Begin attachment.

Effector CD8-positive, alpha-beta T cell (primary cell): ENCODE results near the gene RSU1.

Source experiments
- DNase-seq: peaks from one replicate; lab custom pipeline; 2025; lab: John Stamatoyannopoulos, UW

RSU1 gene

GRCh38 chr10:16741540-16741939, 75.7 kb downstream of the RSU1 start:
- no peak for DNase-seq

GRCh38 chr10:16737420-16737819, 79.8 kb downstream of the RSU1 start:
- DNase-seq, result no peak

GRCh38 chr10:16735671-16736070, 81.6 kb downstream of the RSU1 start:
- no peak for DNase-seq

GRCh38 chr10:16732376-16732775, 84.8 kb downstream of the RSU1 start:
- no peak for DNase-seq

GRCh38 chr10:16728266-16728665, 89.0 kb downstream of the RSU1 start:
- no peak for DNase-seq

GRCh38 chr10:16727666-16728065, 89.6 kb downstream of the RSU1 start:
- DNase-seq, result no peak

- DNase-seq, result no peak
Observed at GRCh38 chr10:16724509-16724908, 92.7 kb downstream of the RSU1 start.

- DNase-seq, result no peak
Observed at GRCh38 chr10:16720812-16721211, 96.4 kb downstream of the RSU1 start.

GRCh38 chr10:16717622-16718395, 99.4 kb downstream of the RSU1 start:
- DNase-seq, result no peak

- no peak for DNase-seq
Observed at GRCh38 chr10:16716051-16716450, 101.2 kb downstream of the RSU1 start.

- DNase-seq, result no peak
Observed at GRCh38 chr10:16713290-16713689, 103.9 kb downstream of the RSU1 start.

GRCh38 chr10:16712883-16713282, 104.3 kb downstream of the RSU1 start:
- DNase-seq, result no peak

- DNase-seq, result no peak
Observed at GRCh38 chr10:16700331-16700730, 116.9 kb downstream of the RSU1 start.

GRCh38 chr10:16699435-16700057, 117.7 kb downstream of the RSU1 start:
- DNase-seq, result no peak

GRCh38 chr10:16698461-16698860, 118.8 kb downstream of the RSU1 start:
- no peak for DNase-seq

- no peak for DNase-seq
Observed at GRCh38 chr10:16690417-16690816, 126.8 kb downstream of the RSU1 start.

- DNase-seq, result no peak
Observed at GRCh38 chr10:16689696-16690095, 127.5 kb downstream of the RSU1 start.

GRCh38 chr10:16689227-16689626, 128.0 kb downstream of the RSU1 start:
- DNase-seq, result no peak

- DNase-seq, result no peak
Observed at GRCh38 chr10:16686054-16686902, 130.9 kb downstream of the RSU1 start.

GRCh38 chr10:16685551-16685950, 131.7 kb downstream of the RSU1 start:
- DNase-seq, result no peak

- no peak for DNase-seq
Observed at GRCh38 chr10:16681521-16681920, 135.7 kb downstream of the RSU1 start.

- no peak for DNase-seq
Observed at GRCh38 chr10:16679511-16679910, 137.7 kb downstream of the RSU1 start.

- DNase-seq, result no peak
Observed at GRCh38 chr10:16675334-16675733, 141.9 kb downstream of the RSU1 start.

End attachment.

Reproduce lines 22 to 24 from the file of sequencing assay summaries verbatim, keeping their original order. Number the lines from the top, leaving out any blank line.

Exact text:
- DNase-seq, result no peak

- no peak for DNase-seq
Observed at GRCh38 chr10:16716051-16716450, 101.2 kb downstream of the RSU1 start.